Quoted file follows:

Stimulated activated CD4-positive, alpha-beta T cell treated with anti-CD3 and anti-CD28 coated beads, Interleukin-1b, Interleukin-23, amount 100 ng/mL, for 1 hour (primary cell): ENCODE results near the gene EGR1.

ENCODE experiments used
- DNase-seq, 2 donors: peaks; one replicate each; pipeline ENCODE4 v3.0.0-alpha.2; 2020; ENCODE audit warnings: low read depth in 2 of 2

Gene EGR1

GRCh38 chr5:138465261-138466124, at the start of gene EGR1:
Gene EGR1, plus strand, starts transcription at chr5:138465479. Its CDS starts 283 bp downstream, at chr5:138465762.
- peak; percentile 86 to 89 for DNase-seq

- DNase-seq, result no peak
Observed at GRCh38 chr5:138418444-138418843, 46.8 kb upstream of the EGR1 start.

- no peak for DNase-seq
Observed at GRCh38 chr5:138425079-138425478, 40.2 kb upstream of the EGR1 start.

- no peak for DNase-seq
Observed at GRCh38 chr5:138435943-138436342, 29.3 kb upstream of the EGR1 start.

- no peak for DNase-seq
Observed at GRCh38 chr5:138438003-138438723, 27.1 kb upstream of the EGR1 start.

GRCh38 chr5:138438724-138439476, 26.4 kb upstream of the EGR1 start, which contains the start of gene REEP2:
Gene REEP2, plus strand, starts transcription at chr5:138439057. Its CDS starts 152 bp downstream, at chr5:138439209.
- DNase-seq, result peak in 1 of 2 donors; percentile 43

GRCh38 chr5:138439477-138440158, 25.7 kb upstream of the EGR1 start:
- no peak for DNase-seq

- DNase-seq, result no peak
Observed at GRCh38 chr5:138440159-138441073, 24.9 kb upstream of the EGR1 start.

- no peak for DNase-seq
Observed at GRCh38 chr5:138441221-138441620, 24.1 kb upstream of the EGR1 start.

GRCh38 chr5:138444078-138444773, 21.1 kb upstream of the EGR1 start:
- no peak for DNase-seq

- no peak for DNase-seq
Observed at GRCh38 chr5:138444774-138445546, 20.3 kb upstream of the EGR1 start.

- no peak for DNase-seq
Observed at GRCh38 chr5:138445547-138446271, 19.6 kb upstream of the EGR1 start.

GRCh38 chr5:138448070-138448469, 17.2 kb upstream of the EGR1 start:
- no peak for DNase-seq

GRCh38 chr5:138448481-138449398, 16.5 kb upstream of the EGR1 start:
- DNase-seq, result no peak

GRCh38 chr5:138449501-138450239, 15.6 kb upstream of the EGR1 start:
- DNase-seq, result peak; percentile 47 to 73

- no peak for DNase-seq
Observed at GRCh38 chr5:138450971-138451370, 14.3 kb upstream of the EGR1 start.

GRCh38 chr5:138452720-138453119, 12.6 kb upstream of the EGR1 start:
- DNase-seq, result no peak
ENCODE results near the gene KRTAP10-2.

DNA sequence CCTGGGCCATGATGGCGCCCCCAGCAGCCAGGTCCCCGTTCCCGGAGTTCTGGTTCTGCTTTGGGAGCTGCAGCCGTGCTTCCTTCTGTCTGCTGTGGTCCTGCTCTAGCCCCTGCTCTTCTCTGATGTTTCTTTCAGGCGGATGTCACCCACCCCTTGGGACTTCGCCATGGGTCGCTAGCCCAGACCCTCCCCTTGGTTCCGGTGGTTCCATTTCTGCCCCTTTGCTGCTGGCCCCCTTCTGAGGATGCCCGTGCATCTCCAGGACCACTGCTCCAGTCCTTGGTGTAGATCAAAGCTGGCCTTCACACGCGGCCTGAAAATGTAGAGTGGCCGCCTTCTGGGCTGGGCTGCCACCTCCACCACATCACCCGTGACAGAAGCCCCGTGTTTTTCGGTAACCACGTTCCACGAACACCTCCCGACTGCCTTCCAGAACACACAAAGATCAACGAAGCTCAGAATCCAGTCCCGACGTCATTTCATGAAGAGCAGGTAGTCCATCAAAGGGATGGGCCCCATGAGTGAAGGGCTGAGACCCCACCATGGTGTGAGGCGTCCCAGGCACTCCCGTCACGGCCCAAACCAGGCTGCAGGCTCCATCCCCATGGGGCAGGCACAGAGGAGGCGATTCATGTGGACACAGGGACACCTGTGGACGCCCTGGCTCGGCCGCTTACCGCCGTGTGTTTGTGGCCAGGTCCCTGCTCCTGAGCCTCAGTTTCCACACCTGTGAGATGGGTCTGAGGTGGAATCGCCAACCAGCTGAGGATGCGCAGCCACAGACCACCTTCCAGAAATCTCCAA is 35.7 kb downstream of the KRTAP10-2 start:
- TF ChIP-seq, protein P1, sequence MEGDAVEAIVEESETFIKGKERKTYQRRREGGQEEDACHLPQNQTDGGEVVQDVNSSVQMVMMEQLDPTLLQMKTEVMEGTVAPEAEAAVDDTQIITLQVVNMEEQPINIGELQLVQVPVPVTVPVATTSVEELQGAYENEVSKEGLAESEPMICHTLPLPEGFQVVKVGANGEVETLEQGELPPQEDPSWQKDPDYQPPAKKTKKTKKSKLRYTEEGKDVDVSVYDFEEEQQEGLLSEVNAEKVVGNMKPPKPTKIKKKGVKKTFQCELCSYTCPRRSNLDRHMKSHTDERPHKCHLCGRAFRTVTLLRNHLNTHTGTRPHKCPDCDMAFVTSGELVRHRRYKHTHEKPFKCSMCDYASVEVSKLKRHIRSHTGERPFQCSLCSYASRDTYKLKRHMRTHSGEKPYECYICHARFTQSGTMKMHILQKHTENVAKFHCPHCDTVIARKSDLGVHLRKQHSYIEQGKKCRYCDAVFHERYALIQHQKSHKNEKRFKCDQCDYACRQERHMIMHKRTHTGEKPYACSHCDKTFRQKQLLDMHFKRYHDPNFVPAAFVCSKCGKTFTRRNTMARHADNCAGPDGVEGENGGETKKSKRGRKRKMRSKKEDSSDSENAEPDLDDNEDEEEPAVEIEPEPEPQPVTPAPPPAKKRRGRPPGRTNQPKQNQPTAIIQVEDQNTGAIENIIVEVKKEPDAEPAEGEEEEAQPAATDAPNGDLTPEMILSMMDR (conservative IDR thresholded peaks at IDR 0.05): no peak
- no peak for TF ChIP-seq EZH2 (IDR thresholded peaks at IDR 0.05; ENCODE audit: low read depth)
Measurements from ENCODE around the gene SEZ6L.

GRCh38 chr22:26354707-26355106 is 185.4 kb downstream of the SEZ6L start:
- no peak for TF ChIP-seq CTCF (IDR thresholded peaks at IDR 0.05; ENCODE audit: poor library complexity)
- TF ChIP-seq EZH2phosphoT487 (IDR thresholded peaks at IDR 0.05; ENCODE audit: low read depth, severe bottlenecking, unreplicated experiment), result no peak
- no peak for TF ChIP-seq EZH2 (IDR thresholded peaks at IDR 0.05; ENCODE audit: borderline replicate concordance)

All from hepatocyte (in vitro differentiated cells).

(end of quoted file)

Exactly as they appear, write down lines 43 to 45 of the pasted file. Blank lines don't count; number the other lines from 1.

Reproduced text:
- TF ChIP-seq, protein P1, sequence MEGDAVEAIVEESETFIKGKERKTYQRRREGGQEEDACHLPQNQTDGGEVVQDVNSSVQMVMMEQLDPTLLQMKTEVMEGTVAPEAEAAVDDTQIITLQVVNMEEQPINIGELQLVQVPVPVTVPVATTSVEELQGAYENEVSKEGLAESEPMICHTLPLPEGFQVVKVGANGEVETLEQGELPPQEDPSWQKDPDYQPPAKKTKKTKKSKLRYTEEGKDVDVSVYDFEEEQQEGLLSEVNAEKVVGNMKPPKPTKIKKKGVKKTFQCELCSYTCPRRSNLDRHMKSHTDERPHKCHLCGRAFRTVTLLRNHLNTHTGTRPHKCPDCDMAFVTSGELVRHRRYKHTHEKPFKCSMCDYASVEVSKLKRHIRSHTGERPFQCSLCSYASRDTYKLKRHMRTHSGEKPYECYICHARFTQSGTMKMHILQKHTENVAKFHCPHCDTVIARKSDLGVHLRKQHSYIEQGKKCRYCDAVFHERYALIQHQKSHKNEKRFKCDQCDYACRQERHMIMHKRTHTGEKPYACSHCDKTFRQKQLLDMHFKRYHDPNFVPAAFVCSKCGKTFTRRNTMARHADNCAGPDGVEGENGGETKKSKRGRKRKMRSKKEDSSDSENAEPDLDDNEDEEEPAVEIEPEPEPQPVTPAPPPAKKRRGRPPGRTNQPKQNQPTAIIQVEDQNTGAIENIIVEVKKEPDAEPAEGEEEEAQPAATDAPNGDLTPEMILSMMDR (conservative IDR thresholded peaks at IDR 0.05): no peak
- no peak for TF ChIP-seq EZH2 (IDR thresholded peaks at IDR 0.05; ENCODE audit: low read depth)
Measurements from ENCODE around the gene SEZ6L.